California Teacher Calls Pro-Police Mask The Next Confederacy Flag

By Alice Giordano
Alice Giordano
Alice Giordano
Alice Giordano is a former news correspondent for The Boston Globe, Associated Press, and New England bureau of The New York Times.
February 4, 2022 Updated: February 6, 2022

A California substitute teacher referred to a mask worn by a student bearing the thin blue line flag for police officers as the next confederate flag and told the teen he had no right “bastardizing” the American flag.

The middle school teacher, whose identity could not be confirmed by The Epoch Times, was caught on video by a student in the math class using a smartphone. In the video, the burly teacher is yelling at 13-year old Lucas Lillar, who argues back with the teacher that he was wearing it in honor of his father, a police officer, as a way to, “keep him safe,” the teen says.

“If cops don’t like you, they shoot you,” the teacher, who appears to be in his mid-50s, said to Lucas and other students who began arguing in support of their classmate’s mask.

Amanda McCallum, Lucas’s mother, told The Epoch Times that she was shocked by how willing the substitute math teacher was to go “toe to toe with her young son” over his clear anti-police sentiment. “He’s clearly uneducated,” said McCallum, who works as a dental assistant.

“It was extremely inappropriate no matter where you stand politically,” said McCallum. “This should never ever have happened in a classroom.”

McCallum, and her husband, who is a county deputy sergeant, are divorced but she said she supports his service in law enforcement and her son’s homage to him.

In a statement released to The Epoch Times, Nevada County School District Superintendent Scott Lay said the teacher has been dismissed as a substitute teacher for the county.

Lay told The Epoch Times that he could not comment on anything specifically to do with the incident because it is pending an investigation.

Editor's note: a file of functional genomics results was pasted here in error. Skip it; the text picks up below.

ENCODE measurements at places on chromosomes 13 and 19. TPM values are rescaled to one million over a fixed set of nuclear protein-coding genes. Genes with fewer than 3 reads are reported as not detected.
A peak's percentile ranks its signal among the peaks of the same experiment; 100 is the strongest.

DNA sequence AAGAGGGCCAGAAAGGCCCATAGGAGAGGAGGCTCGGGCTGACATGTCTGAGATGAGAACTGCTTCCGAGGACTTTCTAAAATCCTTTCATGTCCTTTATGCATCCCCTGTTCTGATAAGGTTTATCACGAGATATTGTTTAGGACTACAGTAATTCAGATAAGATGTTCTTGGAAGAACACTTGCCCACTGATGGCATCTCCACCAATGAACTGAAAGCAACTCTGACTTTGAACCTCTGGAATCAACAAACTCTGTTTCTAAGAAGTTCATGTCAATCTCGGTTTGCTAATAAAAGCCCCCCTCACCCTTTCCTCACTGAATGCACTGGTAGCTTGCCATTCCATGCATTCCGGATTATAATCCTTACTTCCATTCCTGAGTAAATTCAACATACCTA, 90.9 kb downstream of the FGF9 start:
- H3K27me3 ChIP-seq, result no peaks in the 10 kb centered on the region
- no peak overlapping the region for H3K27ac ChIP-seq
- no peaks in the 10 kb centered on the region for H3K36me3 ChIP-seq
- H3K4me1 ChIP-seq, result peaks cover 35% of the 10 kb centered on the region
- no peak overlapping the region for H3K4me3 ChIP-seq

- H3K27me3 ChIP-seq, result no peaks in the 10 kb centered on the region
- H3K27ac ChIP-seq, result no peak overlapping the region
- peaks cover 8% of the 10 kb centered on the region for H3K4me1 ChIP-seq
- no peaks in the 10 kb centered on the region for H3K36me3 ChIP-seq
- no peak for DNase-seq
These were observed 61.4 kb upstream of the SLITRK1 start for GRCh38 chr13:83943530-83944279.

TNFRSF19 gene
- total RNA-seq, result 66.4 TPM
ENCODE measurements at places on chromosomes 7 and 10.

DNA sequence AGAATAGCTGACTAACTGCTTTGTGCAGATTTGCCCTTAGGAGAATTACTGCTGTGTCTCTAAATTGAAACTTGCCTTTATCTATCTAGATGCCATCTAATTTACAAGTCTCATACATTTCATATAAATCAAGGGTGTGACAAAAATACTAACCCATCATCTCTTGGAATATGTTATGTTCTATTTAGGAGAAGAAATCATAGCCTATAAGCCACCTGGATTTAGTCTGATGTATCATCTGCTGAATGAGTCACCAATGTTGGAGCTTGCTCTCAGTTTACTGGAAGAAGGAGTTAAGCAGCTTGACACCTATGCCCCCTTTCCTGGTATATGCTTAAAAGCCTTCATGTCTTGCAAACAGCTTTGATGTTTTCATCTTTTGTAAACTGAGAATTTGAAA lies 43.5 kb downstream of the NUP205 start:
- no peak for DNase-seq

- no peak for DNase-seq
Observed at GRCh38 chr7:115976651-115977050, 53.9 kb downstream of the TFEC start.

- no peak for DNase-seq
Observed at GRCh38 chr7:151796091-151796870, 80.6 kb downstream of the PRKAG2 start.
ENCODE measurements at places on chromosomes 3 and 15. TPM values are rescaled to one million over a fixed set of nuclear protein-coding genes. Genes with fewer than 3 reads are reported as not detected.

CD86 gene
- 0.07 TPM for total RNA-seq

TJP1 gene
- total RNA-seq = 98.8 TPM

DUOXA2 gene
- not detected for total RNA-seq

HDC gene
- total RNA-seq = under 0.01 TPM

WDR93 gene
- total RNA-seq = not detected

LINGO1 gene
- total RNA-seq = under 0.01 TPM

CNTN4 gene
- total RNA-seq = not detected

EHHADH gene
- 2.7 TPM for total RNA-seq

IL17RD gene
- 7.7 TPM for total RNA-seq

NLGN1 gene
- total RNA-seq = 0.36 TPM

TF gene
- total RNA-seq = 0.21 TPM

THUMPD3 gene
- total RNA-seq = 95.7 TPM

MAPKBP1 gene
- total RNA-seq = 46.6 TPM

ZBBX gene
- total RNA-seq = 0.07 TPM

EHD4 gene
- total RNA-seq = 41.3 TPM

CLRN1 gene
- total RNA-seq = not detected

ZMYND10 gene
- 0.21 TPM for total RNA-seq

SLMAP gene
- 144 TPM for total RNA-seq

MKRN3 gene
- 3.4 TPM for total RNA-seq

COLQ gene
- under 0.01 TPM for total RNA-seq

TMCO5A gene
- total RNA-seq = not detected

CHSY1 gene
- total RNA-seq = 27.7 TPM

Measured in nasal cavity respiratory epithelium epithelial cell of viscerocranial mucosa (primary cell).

“We expect all educators to perform their duties with utmost respect and professionalism to afford our youth an environment conducive to learning,” Lay said. He would not confirm the identity of the teacher.

According to McCallum, her son was working quietly at his desk on an assignment when the teacher sat in an empty desk behind him and heckled him about his mask, saying it was “not American.”

McCallum said the incident came at an especially bad time with the two police officers recently shot and killed in New York City while answering a domestic violence call in the Bronx. She said her son and daughter have a heightened awareness of police killed in the line of duty, even reacting when they hear sirens in their small town.

“Children of law enforcement sacrifice a lot,” she said.

McCallum said she is also appalled that a teacher used a school classroom to bully children with his political views. “That should never ever have happened in a classroom. A child should feel safe to express themselves with their First Amendment rights and teachers should understand they don’t have those same liberties with kids,” she said.

Grass Valley is a small town of about 12,000 residents located about 50 miles outside of Sacramento.

In 2020, police shootings became a divisive subject for the community when a Nevada County deputy shot and killed a mother in front of her two young children in the town. Some in Grass Valley said the shooting was justified given the woman tried to attack officers with a knife while others asked why one of the officers didn’t just wound her instead of firing on her multiple times. An officer did fire a taser at the woman but it was ineffective in stopping her attempted knife attack. Coincidentally it is the same sheriff’s department where Lucas’s father works.

More fodder on the debate came from a 2019 study from The Center for Policing Equity, which showed that police in nearby Sacramento were 4.5 times more likely to commit acts of force against black people.

The study was performed at the request of the Sacramento police department following the beating of a Nandi Cain by a police officer in 2017 and the shooting death of Stephon Clark by two police officers after mistaking his cell phone for a gun.

Alice Giordano is a former news correspondent for The Boston Globe, Associated Press, and New England bureau of The New York Times.